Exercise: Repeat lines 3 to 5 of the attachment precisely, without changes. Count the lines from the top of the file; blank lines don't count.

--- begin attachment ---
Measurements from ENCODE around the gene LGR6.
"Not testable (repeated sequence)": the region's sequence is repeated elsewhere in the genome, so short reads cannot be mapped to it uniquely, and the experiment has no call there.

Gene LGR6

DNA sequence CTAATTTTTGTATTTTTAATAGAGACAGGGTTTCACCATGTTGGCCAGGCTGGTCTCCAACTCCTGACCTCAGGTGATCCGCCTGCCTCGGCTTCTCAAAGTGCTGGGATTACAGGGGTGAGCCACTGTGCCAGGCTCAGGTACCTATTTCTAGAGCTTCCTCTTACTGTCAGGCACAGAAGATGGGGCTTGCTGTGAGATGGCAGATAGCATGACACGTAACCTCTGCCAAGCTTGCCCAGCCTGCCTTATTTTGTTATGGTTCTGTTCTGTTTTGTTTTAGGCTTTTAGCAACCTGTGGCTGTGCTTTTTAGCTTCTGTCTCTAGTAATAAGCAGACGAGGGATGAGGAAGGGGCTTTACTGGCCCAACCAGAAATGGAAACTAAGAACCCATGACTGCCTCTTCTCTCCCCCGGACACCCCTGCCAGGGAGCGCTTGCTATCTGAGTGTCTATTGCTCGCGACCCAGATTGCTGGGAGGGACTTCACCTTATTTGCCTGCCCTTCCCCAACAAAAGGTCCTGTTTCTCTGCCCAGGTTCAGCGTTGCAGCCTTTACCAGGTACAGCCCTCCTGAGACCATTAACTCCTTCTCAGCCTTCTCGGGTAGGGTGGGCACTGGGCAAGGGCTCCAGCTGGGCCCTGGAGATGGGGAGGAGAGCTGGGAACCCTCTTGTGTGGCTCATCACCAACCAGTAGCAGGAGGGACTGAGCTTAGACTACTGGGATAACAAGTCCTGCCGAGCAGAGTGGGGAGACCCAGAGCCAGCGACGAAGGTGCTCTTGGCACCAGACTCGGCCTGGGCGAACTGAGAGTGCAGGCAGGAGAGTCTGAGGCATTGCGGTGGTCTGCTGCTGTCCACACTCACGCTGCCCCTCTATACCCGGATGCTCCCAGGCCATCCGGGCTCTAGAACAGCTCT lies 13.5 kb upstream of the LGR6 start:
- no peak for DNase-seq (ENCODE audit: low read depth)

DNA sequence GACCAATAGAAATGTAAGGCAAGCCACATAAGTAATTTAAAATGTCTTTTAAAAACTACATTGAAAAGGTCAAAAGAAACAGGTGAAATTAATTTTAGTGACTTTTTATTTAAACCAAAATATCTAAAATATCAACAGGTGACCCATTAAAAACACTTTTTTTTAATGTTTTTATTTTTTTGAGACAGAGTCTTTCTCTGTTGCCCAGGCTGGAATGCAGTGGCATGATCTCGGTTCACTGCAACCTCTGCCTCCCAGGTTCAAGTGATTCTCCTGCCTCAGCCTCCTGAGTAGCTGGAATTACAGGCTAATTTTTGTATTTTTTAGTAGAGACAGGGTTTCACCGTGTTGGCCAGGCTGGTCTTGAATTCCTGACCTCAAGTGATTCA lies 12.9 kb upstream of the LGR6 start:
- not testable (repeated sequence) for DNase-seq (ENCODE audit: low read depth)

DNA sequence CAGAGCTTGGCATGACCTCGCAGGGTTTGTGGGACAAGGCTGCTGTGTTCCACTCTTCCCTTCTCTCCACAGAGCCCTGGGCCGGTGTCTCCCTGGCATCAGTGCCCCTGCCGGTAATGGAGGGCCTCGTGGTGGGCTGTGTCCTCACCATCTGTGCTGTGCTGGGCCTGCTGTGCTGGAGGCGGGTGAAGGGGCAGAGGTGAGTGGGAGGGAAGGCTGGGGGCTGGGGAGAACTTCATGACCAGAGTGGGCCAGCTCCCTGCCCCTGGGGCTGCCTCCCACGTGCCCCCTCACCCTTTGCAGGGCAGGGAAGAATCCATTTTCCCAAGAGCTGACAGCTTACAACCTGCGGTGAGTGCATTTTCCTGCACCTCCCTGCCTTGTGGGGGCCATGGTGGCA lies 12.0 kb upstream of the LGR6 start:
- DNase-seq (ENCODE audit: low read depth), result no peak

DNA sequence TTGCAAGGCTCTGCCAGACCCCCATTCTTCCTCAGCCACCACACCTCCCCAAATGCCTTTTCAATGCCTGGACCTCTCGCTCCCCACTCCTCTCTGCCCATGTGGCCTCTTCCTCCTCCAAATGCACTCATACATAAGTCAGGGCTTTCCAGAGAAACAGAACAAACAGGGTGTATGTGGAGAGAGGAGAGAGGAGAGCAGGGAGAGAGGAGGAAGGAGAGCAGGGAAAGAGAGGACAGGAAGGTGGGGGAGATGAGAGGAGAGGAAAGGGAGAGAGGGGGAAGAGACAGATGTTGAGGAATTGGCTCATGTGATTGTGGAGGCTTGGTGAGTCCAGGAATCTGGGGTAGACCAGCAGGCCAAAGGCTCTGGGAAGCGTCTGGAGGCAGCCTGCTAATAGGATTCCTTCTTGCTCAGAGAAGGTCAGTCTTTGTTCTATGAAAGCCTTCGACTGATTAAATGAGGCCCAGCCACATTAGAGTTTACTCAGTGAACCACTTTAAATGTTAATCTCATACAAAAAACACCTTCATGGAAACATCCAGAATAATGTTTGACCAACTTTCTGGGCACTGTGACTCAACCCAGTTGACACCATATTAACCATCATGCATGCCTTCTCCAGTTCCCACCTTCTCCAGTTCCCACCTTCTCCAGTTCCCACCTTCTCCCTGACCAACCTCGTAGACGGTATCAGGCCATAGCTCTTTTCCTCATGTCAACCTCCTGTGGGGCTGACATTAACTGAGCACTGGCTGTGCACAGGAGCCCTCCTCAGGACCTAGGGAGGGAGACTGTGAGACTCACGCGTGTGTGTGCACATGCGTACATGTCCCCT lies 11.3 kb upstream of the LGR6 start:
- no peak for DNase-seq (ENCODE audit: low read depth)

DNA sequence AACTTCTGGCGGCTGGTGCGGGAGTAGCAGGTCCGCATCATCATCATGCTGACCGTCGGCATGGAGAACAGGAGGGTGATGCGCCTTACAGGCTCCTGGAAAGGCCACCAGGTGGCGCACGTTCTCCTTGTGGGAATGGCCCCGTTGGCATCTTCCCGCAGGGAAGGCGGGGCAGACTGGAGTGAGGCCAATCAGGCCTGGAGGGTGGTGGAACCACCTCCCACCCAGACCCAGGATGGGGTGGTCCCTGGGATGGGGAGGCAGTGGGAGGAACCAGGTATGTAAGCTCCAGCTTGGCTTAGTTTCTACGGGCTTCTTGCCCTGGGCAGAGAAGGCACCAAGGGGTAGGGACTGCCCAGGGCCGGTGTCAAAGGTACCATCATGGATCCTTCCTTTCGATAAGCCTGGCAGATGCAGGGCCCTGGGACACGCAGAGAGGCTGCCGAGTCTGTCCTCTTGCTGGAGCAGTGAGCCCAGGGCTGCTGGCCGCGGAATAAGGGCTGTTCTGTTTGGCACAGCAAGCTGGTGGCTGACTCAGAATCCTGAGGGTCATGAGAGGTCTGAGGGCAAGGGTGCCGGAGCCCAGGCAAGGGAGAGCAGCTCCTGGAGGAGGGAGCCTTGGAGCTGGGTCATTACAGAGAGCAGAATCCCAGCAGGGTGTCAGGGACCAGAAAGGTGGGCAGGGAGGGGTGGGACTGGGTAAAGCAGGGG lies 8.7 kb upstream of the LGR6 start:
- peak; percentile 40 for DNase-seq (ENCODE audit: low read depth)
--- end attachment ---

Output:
Gene LGR6

DNA sequence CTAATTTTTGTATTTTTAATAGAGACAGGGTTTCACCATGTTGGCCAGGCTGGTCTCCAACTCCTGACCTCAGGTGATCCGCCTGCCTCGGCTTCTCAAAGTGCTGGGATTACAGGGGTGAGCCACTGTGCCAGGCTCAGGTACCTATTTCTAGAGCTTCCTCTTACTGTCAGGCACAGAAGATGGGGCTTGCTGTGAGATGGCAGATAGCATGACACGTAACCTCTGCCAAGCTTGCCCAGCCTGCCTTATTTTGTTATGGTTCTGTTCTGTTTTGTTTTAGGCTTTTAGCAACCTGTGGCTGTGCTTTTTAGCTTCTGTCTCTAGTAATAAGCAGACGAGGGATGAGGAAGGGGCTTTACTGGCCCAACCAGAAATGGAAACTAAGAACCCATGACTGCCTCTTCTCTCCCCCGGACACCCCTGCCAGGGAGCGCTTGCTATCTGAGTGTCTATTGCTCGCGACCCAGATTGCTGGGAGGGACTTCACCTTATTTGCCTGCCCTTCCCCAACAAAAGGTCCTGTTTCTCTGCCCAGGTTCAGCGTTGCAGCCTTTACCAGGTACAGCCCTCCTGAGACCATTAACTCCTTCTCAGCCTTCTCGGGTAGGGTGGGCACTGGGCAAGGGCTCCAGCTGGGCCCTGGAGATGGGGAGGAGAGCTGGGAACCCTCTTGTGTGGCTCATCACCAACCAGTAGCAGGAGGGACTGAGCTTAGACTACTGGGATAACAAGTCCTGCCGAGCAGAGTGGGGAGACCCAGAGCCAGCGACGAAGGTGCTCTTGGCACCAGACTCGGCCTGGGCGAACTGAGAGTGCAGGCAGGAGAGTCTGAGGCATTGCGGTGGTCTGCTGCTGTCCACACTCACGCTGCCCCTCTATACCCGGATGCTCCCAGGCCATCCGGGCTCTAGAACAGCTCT lies 13.5 kb upstream of the LGR6 start:
- no peak for DNase-seq (ENCODE audit: low read depth)